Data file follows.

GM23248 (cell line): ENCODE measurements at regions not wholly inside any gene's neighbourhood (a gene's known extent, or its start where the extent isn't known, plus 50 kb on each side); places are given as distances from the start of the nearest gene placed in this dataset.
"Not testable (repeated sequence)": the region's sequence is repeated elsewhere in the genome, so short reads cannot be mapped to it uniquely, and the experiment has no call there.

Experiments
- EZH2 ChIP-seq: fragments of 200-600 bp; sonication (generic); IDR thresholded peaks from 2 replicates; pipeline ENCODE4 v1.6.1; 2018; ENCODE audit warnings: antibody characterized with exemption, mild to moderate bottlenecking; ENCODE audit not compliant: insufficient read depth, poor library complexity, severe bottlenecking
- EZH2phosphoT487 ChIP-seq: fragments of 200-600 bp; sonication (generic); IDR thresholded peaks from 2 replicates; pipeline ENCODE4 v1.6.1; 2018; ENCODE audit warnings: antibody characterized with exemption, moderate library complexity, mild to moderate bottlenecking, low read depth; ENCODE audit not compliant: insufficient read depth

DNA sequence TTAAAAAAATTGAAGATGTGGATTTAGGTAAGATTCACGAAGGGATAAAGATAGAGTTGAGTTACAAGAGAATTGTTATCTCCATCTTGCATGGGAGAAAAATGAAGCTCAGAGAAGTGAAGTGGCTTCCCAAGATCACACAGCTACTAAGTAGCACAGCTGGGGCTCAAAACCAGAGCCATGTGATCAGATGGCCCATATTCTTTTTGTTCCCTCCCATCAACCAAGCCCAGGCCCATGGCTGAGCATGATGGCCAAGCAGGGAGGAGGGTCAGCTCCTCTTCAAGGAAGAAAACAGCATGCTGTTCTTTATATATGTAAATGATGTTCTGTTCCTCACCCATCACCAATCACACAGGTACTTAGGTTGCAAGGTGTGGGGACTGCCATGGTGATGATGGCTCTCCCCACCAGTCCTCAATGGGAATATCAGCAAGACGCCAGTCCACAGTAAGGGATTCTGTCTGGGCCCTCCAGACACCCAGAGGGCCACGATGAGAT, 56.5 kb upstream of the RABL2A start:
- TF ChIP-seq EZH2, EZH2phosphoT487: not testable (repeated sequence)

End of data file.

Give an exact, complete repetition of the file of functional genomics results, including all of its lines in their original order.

GM23248 (cell line): ENCODE measurements at regions not wholly inside any gene's neighbourhood (a gene's known extent, or its start where the extent isn't known, plus 50 kb on each side); places are given as distances from the start of the nearest gene placed in this dataset.
"Not testable (repeated sequence)": the region's sequence is repeated elsewhere in the genome, so short reads cannot be mapped to it uniquely, and the experiment has no call there.

Experiments
- EZH2 ChIP-seq: fragments of 200-600 bp; sonication (generic); IDR thresholded peaks from 2 replicates; pipeline ENCODE4 v1.6.1; 2018; ENCODE audit warnings: antibody characterized with exemption, mild to moderate bottlenecking; ENCODE audit not compliant: insufficient read depth, poor library complexity, severe bottlenecking
- EZH2phosphoT487 ChIP-seq: fragments of 200-600 bp; sonication (generic); IDR thresholded peaks from 2 replicates; pipeline ENCODE4 v1.6.1; 2018; ENCODE audit warnings: antibody characterized with exemption, moderate library complexity, mild to moderate bottlenecking, low read depth; ENCODE audit not compliant: insufficient read depth

DNA sequence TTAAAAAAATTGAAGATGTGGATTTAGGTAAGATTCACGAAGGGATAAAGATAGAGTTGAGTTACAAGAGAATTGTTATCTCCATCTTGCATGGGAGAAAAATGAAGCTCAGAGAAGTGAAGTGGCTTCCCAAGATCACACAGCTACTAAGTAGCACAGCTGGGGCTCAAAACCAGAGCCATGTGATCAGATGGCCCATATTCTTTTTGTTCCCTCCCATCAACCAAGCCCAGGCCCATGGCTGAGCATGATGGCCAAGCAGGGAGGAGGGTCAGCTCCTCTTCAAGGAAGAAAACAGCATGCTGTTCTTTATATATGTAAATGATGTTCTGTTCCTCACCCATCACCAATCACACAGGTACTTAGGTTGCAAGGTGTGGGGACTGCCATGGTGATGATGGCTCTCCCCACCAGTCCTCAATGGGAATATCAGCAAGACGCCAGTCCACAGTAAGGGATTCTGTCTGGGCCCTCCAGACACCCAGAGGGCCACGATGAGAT, 56.5 kb upstream of the RABL2A start:
- TF ChIP-seq EZH2, EZH2phosphoT487: not testable (repeated sequence)